Childhood
Folk Beliefs
Magic
Signs

Wishing on a Star

Informant: “One interesting thing I remember doing as a kid was wishing on a star. The idea was that you had to wish on the first star you see at night, so if there was only one star in the sky, you would make a wish and not tell anyone, and it would come true.”

Informant’s daughter: “That’s weird, I had always heard the same thing, except it was supposed to be a shooting star, not the first star in the night sky.”

Informant: “Yeah, it was supposed to be the very first star you see. I actually don’t remember where I first heard about this, I don’t think I heard it from my mother. I think it was just something that kids would say. I know my sister and I both did this, and we would always wish for the same thing. We had a cousin who was blind, and we would both always wish that she wouldn’t be blind anymore…She’s still blind, so I guess that says a lot about how well this works…”

Informant is a middle aged mother of three who lives in the suburbs in the Midwestern United States. She identifies as of “American” heritage, which she bases on her admission that she never particularly looked into her family’s European heritage. The informant’s daughter is a recent college graduate.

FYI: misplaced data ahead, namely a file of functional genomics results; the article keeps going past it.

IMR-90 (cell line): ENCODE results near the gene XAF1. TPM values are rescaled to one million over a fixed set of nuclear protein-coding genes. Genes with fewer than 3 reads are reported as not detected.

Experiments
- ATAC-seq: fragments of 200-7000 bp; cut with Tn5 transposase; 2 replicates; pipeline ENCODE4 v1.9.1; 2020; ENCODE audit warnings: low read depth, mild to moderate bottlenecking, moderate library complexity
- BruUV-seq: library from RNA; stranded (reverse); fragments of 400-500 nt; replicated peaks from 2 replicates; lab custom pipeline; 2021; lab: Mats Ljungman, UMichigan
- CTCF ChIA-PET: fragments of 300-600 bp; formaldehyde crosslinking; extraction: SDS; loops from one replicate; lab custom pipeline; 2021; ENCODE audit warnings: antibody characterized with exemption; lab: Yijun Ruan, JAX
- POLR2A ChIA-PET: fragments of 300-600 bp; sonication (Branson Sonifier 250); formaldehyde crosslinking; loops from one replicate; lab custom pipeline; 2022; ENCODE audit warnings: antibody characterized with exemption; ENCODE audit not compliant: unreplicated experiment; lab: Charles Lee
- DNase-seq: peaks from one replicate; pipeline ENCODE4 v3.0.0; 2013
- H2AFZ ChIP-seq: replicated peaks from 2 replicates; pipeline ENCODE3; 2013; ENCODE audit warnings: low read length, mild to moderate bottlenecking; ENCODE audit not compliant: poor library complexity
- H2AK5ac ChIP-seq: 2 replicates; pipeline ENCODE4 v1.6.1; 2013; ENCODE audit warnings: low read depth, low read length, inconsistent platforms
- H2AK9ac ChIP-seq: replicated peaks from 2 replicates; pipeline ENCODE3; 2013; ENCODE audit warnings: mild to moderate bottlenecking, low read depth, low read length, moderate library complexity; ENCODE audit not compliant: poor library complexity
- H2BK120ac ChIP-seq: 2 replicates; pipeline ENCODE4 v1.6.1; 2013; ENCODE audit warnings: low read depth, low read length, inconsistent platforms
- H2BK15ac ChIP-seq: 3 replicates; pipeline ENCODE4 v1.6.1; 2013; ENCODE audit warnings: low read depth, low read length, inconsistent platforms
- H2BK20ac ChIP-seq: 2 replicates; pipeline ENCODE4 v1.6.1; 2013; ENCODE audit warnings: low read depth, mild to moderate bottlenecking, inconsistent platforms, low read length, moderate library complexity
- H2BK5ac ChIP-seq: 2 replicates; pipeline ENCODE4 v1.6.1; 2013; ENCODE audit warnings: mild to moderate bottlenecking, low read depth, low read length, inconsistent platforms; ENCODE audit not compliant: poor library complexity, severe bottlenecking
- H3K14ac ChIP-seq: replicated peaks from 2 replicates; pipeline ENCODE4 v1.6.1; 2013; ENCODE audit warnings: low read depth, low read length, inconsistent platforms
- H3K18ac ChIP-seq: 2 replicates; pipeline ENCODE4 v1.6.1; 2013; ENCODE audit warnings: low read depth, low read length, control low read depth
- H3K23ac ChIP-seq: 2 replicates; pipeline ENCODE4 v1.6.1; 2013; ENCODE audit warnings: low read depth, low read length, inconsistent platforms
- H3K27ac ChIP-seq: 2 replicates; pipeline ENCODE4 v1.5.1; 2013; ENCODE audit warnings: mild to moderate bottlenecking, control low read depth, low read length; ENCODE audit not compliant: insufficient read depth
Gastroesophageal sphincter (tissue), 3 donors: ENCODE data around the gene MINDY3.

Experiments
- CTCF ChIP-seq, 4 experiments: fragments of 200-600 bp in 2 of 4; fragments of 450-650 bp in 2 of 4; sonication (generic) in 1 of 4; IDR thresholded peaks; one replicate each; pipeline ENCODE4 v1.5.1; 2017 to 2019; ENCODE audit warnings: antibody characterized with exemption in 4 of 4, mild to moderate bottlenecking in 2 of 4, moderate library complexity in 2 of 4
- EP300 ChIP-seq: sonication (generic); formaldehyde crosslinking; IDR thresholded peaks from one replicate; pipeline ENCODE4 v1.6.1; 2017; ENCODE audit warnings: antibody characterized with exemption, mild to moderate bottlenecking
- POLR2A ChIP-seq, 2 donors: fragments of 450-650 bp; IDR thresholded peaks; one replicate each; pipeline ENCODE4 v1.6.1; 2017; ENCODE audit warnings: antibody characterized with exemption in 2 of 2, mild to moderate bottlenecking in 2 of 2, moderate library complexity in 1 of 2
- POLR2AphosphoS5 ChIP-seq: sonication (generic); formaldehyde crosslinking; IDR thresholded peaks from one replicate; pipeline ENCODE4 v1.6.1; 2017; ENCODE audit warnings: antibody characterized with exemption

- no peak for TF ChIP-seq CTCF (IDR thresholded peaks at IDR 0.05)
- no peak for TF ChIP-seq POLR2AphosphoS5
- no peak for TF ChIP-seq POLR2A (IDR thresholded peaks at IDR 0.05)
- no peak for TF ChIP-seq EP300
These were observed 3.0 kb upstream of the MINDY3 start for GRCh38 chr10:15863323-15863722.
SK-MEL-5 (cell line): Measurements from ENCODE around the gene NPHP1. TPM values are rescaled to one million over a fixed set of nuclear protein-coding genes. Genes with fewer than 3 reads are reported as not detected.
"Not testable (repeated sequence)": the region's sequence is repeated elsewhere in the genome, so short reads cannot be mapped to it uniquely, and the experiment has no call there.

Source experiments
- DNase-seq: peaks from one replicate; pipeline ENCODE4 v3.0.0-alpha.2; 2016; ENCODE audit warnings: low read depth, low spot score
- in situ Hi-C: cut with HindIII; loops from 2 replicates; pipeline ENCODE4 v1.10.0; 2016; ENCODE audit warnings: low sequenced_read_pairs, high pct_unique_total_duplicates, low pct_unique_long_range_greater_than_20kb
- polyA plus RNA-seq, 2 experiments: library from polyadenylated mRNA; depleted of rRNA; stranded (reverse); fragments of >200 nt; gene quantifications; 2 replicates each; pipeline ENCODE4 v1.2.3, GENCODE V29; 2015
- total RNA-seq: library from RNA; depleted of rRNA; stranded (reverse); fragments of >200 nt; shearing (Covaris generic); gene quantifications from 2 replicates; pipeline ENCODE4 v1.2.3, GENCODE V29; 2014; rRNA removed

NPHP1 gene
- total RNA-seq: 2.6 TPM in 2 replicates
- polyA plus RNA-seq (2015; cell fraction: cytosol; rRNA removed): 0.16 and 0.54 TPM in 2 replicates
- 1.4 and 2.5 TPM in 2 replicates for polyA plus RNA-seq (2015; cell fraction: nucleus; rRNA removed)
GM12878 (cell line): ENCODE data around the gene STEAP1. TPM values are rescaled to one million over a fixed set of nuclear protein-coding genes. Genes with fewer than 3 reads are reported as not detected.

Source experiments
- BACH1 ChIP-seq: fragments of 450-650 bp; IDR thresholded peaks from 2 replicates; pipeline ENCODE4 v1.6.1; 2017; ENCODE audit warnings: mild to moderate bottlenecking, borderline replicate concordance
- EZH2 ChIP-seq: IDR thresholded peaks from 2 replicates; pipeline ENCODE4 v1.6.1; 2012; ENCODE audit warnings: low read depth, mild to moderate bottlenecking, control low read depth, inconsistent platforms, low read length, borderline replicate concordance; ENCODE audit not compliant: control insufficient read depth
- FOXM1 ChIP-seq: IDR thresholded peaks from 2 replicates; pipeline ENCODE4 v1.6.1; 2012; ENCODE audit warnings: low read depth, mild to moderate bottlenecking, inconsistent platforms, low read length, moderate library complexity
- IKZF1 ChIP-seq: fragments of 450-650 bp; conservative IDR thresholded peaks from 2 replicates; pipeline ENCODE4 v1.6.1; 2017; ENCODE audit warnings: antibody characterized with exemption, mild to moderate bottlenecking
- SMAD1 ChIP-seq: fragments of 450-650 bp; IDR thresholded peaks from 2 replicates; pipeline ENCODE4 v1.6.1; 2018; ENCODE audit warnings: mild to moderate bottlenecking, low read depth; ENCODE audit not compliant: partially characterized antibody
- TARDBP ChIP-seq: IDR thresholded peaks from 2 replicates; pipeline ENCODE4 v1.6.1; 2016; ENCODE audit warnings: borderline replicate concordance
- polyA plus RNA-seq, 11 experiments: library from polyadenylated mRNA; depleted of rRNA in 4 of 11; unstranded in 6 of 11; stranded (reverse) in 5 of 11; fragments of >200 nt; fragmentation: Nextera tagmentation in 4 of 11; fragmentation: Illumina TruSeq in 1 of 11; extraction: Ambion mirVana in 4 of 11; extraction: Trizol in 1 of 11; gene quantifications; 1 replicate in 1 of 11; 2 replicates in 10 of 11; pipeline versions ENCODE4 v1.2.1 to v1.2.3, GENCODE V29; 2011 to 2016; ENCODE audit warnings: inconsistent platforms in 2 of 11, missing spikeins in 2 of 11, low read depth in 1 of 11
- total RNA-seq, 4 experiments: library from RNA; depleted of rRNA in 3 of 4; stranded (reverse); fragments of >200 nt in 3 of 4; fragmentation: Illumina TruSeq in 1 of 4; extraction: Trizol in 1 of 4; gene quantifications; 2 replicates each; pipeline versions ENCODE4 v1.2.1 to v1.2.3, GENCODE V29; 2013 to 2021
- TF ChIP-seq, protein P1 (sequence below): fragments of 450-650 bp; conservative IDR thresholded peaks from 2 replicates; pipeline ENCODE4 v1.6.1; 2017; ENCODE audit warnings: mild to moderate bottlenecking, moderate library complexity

Collector Analysis: It’s curious to see how for this particular piece of folklore, not only does the informant not know where she first heard it, but the informant’s daughter had heard an entirely different version of the same piece of folklore, making this folklore the inverse of a generational piece of folklore. Yet at the same time, there is some familial aspect to it, as shown by the fact that the informant’s sister had the same belief, and that the two of them would always use their wish to try to help their cousin.

Initiations
Rituals, festivals, holidays

Junior Ring Ceremony

My informant described a yearly ceremony at her high school, Notre Dame Academy, Junior Ring Ceremony. This ceremony takes place at the end of the fall semester each year. This is when junior receive their class rings. Students do not have to purchase a traditional class ring, any ring is fine. Generally, students try to get rings with stones in their class color (red, blue, purple, or green). This ceremony is really only for juniors and their families. It’s at night and the girls are required to dress up and look nice. It consists of some short speeches from classmates and faculty, a song sung by the class, and the presentation of the rings. After the rings are given out, girls are supposed to get their rings turned 100 plus the year of your graduation times, so if you graduated in 2011, you needed to get your ring turned 111 times. Each time someone turns a ring, they’re asked to make a wish for the girl. The last turn is supposed to be saved for someone special, probably someone the student admires or who has been influential in her life.